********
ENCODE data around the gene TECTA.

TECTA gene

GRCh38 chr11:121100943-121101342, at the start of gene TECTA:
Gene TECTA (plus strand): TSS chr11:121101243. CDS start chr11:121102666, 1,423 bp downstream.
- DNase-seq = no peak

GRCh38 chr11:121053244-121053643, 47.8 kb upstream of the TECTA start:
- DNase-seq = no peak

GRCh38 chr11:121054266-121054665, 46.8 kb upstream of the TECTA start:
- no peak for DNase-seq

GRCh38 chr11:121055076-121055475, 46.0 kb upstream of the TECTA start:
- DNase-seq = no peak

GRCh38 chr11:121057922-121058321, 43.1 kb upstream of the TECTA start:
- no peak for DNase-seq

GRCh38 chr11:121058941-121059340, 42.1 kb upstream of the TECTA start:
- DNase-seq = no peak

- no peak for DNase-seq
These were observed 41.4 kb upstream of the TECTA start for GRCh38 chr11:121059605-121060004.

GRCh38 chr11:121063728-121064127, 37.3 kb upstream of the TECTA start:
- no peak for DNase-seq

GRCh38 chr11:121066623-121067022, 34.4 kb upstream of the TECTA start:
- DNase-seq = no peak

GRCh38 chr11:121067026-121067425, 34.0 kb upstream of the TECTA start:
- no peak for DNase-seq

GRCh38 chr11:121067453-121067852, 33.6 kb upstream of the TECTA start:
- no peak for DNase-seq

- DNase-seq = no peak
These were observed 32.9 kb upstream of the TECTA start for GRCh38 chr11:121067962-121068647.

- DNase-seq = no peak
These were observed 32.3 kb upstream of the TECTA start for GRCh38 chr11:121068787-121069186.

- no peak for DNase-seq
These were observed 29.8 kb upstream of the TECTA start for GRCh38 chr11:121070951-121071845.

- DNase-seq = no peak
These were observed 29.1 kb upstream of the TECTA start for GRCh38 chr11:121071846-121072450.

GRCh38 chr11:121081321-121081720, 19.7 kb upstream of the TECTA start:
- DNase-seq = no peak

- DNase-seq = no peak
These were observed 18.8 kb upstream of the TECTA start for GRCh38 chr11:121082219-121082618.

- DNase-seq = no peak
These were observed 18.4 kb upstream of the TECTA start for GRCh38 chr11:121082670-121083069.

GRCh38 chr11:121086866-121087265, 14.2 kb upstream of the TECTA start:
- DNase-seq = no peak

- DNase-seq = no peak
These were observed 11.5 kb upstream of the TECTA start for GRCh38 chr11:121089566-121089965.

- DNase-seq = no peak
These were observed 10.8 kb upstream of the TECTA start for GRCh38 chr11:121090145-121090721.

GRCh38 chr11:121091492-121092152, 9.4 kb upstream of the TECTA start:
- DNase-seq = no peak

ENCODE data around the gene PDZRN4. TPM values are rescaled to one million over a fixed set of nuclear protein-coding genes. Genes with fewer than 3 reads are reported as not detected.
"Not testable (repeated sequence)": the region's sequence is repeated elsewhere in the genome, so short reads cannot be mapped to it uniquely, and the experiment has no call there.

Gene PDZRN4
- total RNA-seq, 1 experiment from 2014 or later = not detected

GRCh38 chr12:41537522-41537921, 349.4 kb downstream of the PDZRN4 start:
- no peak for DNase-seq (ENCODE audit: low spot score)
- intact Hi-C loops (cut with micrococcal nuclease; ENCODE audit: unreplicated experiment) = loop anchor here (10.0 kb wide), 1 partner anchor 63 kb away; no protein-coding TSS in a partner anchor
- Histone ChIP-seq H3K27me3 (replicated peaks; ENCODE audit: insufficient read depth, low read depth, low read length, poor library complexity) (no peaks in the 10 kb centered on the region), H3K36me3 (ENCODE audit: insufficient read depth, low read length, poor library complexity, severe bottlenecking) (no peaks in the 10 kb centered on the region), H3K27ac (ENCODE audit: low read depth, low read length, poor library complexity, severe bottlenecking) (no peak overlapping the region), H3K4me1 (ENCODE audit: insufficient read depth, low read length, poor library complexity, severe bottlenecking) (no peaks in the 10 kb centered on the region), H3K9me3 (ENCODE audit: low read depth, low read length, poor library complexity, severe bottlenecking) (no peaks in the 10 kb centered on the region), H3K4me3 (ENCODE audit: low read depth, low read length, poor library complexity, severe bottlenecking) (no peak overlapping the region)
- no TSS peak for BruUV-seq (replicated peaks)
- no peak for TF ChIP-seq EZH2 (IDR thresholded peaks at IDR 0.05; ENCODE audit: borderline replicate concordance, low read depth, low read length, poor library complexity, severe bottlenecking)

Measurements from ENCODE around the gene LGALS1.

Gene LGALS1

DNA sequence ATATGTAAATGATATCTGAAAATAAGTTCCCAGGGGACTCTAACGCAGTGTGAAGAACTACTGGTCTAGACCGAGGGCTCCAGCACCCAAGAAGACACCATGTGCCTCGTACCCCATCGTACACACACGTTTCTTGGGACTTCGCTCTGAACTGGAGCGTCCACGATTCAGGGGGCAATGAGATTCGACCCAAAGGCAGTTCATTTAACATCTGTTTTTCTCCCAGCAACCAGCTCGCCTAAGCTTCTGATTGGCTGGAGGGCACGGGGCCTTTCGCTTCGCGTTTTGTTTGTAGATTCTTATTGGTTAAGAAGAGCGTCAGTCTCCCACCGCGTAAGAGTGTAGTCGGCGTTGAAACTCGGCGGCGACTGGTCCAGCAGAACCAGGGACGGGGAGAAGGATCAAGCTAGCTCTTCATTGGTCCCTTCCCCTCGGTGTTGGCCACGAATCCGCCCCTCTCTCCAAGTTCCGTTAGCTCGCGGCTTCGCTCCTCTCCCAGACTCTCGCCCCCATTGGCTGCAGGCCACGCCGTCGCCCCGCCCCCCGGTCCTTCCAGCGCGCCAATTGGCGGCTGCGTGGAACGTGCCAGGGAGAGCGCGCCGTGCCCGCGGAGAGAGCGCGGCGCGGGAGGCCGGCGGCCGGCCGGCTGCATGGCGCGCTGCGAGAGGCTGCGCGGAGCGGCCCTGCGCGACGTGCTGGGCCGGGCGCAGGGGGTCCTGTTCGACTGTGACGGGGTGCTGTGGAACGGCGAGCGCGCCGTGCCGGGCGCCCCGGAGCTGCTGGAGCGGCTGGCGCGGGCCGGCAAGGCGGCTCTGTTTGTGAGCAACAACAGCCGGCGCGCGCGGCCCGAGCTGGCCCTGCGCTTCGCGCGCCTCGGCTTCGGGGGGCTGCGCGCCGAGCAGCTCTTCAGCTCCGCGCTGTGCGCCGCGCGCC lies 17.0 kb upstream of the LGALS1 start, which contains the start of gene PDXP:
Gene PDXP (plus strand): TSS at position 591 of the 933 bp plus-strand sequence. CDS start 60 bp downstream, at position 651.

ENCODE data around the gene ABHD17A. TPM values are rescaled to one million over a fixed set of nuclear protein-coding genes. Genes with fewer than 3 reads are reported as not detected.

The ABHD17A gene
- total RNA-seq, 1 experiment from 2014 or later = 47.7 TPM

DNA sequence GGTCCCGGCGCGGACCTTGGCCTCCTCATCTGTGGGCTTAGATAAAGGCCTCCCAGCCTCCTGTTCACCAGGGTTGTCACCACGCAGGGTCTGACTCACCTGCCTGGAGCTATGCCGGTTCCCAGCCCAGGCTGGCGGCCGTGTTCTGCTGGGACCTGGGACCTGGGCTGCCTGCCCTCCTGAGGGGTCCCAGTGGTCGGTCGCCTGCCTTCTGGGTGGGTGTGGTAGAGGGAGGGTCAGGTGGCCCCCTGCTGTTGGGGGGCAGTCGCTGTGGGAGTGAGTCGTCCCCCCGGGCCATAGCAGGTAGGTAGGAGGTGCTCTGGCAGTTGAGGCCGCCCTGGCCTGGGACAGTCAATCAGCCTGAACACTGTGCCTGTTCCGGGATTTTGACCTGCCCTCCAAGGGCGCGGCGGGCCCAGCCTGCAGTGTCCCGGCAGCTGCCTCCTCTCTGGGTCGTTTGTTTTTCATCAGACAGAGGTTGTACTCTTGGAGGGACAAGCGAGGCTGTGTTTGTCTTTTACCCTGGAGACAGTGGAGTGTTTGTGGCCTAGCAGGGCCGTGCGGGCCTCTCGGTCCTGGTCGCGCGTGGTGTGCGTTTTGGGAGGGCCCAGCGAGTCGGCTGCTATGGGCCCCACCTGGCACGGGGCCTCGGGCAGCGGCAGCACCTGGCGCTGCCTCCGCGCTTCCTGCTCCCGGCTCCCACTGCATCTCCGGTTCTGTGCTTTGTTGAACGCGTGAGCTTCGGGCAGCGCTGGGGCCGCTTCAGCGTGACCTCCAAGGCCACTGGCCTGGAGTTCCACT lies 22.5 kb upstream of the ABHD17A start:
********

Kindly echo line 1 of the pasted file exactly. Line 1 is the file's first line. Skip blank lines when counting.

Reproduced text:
ENCODE data around the gene TECTA.